“It’s interesting that this business is now a combination of the GMC franchise my father purchased and the Buick franchise I purchased,” said Knight. “Currently, 65 percent of our sales is in new vehicles (with 35–40 percent of that leased vehicles), and 35 percent is in used vehicles. The GMC best sellers are the Terrain and Acadia SUVs, and the Sierra and Canyon pickup trucks. Our Buick best seller is the Encore, a stylish compact SUV.”

With an average sales cycle of three to four years, Knight, as with all dealers, must constantly advertise and market his products. Previously relying on newspaper and radio advertisements and convivial television commercials starring his own employees, Knight has added a website where customers can shop online, a Facebook page, and Google ads.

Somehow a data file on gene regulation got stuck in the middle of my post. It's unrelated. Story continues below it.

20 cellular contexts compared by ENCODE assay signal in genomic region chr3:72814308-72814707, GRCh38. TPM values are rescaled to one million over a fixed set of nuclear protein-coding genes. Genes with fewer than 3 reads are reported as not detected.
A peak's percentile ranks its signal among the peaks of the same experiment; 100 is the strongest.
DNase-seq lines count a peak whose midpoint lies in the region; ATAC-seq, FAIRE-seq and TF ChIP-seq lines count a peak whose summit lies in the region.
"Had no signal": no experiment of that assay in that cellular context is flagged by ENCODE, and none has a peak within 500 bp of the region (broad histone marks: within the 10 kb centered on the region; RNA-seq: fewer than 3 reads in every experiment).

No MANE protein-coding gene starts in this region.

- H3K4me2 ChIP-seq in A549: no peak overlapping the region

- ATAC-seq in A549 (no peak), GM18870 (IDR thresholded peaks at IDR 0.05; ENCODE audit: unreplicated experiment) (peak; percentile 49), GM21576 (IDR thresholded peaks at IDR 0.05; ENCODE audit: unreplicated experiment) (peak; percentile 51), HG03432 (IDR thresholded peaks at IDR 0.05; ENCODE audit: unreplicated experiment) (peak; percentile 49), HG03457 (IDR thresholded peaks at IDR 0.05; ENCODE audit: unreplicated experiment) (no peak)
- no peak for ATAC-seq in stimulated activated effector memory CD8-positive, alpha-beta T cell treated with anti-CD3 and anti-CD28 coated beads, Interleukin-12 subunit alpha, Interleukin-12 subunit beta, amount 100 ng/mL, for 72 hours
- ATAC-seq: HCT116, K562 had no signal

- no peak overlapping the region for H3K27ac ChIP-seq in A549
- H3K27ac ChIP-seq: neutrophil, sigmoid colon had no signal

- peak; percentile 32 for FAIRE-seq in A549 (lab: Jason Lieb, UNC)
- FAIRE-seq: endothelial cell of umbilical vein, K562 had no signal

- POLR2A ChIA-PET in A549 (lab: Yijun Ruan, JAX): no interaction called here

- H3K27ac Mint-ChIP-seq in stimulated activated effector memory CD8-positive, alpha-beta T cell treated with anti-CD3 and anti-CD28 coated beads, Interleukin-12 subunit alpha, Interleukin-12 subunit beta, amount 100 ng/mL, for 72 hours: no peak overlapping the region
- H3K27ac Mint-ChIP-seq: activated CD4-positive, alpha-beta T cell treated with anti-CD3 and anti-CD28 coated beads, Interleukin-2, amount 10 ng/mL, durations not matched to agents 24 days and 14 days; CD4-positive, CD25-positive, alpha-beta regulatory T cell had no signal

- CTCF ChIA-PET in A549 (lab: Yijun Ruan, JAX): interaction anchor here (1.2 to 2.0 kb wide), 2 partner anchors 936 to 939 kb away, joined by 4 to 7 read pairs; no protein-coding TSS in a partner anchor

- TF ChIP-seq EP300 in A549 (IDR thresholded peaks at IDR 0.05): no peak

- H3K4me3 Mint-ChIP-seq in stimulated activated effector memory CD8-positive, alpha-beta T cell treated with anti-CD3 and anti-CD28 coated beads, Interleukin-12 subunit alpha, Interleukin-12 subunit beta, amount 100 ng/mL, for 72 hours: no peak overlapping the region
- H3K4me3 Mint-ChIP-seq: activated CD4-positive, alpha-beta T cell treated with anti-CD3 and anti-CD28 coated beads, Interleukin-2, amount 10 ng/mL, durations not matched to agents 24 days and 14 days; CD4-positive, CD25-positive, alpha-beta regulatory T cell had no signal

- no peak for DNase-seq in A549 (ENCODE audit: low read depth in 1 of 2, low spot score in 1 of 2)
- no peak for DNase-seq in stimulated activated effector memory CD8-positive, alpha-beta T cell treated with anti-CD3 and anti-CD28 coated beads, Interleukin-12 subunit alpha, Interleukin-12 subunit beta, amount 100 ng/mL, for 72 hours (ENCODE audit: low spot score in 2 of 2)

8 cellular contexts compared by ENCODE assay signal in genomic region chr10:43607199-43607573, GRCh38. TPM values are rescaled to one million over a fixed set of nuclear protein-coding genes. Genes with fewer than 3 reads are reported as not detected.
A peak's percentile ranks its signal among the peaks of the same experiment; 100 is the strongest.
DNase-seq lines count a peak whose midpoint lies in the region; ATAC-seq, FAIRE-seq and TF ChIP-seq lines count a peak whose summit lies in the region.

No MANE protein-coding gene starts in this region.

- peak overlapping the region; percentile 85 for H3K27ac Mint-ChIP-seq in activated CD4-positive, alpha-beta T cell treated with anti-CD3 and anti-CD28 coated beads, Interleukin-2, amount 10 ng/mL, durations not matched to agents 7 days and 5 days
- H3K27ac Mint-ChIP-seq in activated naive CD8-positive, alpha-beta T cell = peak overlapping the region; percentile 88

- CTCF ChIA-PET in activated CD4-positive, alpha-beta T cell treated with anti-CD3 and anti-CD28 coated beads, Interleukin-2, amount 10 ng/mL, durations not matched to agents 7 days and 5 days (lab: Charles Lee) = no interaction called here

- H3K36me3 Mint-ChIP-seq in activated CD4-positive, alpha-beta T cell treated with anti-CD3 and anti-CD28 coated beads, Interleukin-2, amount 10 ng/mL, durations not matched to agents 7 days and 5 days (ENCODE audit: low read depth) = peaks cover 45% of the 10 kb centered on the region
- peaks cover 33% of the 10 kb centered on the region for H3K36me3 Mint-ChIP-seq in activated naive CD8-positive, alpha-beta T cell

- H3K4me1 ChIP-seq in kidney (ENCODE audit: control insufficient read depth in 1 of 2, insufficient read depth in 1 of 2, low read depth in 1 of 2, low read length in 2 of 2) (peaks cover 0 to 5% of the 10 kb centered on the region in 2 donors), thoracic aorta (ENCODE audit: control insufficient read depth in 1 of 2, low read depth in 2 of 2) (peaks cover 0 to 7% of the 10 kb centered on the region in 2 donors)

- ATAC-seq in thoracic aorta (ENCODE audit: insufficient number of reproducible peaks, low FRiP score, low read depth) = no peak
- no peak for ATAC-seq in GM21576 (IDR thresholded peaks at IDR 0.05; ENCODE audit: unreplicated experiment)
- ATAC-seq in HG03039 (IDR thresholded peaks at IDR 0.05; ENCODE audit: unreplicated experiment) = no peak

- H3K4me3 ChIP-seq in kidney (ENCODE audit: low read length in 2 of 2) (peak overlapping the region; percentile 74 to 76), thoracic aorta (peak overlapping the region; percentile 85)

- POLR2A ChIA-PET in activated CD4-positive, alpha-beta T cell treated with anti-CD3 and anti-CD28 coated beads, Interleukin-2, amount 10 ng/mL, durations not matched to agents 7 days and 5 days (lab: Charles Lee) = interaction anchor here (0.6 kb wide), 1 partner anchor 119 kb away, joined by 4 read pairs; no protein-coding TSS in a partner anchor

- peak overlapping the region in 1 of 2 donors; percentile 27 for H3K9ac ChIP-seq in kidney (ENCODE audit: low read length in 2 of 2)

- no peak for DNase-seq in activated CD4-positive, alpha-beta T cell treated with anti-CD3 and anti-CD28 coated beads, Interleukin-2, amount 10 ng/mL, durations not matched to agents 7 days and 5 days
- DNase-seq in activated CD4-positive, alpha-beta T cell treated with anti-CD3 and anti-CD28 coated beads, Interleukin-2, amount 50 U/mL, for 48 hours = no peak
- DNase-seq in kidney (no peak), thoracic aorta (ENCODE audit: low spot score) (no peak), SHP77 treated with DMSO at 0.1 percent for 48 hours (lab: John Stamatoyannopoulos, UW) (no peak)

“Different customer demographics respond to different types of media,” explained Knight. “There are more ways than ever to shop and gain information. Our office includes a Business Development Center just to maintain the website and do digital marketing.”


Adding to Knight Buick GMC’s character and warmth, three friendly cats—Becca, Regal, and Sierra—recline on carpet-covered platforms, and purr to solicit attention. Giving his favorite cat, Sierra, a scratch behind the ears, Knight confesses to a love for his feline companions. In addition to the three who live at the dealership, he feeds stray cats in huts in the parking lot, and has a few more at home.